And while non-obese people may respond differently, the results of some trials suggest that ketogenic diets may be unhelpful with regard to exercise and weight loss in obese people (McClernon FJ et al. 2007; Rankin JW et al. 2007; Brinkworth GD et al. 2009).
Ketogenic diets fight brain fog
Three years ago, we reported the encouraging results of a small clinical study from UCLA.
The UCLA team tested a low-carb, high-fat diet in 10 men and women who suffered from memory and/or thinking problems:
- More fat, fewer carbs.
- More vegetables, fruits, and wild fish
- No starchy carbohydrates (white flour goods; potatoes)
- More antioxidant-rich foods (berries, cocoa, coffee, tea, colorful veggies, greens)
Nine of 10 participants showed “marked” improvement, providing preliminary evidence that memory loss can be reversed through diet changes. (For more details, see Can Dementia be Defeated Naturally?.)
This result echoed positive indications seen in earlier studies, and have since been affirmed by several others.
There’s growing evidence that Alzheimer’s disease is either caused or accelerated by a decline in the brain’s ability to use glucose as fuel, which leads to the death of brain cells (Ciavardelli D et al. 2016; Ohnuma T et al. 2016; Cunnane SC et al. 2016).
So, researchers have been testing the effects of dietary ketones — or ketogenic diets — on people with dementia — with remarkably encouraging results.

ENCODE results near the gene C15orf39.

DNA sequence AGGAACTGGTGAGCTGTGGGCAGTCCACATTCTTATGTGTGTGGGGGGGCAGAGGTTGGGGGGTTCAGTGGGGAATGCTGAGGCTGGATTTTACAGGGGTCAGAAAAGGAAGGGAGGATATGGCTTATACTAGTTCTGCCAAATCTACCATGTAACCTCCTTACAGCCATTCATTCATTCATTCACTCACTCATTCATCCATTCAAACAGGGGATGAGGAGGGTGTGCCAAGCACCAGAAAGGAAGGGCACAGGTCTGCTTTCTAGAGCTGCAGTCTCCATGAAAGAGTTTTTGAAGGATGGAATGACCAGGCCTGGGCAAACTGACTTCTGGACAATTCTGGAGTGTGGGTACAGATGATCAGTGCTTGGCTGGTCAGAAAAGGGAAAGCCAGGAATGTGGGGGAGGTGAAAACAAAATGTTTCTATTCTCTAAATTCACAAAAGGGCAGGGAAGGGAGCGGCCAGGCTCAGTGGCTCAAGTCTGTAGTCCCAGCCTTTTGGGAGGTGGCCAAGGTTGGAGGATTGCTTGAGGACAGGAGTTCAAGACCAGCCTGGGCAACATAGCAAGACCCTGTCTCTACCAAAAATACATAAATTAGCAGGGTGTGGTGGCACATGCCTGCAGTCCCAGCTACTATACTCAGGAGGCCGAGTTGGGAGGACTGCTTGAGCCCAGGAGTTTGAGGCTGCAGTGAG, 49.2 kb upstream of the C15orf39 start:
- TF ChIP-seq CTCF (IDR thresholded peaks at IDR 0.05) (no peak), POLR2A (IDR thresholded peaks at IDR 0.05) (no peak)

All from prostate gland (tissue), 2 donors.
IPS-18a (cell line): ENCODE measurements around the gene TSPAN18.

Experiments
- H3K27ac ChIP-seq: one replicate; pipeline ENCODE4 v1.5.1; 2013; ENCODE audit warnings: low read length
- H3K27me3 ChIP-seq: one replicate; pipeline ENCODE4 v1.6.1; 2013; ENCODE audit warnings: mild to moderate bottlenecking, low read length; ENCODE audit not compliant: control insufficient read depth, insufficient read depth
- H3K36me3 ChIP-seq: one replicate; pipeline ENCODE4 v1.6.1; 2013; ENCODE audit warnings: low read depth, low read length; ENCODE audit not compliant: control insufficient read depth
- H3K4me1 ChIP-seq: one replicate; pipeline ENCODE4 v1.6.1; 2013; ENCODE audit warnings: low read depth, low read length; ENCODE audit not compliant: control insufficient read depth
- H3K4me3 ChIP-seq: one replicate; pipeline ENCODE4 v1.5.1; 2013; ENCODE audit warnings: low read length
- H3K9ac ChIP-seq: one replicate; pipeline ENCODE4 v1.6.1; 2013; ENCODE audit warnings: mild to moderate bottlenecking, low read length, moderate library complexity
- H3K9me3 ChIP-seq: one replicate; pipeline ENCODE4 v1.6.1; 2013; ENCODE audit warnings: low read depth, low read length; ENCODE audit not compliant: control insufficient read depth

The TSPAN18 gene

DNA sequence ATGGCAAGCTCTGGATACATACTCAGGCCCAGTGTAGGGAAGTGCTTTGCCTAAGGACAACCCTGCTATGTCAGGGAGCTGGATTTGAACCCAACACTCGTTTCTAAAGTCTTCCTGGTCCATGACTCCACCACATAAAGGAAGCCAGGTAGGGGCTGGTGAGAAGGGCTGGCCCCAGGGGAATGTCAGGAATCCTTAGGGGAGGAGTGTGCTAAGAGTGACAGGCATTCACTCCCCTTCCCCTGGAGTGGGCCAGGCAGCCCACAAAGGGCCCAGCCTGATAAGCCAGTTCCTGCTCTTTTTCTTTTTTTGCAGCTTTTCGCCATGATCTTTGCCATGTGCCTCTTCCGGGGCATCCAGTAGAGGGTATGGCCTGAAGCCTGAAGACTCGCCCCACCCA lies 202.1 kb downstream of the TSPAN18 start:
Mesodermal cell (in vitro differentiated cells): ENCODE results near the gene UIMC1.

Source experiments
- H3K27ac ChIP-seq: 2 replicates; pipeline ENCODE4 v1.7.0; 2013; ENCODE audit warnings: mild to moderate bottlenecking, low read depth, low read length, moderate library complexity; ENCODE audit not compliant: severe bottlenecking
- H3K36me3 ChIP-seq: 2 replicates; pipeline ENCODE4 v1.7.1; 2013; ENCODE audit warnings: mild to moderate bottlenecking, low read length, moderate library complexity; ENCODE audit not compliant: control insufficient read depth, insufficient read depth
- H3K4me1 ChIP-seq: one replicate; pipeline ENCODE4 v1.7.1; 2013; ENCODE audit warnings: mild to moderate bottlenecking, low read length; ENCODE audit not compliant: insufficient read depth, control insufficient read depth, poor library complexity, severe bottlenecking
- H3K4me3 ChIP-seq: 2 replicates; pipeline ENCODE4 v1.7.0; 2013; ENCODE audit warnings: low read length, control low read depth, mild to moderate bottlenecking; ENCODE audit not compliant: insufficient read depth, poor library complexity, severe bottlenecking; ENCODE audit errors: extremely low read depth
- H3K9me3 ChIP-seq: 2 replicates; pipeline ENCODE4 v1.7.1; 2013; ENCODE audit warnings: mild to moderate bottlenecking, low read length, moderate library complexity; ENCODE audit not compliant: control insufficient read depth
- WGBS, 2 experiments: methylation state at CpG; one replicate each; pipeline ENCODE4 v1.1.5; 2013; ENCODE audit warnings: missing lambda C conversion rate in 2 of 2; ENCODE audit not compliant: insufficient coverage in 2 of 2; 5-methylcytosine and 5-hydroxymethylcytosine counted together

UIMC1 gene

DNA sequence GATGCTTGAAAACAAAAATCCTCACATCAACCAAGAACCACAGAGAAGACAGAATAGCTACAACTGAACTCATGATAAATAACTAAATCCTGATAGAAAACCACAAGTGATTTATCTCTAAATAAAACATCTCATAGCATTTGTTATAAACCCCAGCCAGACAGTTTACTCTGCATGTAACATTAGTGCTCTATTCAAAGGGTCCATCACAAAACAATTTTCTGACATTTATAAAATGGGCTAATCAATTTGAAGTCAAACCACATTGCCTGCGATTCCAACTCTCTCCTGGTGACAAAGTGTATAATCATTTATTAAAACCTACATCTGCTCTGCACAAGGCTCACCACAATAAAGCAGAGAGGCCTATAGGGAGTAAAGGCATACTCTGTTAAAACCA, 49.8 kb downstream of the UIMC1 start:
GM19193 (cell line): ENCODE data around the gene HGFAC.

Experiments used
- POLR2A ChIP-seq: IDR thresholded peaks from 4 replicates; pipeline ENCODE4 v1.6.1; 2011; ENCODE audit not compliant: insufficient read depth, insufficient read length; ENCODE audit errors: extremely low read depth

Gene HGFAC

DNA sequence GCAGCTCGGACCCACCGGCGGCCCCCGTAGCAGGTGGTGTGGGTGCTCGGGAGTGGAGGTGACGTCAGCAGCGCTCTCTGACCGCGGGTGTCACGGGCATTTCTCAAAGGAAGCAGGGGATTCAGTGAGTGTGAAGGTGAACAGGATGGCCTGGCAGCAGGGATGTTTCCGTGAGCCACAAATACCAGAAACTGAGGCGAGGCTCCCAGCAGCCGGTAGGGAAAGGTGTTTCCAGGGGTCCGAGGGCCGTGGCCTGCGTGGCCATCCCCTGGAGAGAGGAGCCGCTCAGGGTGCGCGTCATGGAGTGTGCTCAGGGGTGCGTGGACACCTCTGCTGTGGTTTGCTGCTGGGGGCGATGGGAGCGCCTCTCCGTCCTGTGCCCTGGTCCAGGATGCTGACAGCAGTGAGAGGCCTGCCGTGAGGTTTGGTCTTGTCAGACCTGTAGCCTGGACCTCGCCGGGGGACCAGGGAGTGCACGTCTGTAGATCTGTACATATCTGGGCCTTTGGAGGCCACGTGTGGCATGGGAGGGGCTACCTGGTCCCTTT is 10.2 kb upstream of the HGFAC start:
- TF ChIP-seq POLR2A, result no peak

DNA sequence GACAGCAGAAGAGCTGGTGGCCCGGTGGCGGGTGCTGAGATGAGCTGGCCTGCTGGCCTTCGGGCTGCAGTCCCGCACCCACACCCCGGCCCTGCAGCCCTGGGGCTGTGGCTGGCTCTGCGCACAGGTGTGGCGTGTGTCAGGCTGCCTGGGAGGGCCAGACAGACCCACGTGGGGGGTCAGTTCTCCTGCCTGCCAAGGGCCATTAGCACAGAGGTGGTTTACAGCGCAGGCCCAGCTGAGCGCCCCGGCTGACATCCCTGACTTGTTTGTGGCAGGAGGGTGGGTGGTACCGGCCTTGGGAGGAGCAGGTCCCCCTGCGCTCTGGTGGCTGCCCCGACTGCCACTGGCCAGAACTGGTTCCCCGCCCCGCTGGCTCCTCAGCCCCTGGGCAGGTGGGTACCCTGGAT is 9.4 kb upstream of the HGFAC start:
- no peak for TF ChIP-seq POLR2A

It turns out that the aging brain is more than happy to burn ketones instead of glucose as fuel, which appears to help keep it functioning.
Encouraging results were obtained from several studies that tested the brain-performance effects of medium chain triglycerides or MCTs, which the body typically and readily converts into ketones.
Likewise, the primary ketones the body makes from MCTs — beta-hydroxybutyrate (β-HBA) and acetoacetate (ACAC) — have also been tested in people with mild cognitive impairment (“brain fog”) and in people at various stages of Alzheimer’s disease.
Most studies found that MCTs and ketones improved brain performance in people with mild cognitive impairment or Alzheimer’s.
However, most studies detected substantial differences between people who carry the APOE4 gene variant (a major risk factor for Alzheimer’s) and those who don’t, with the former benefiting the most.
Where can you get MCTs?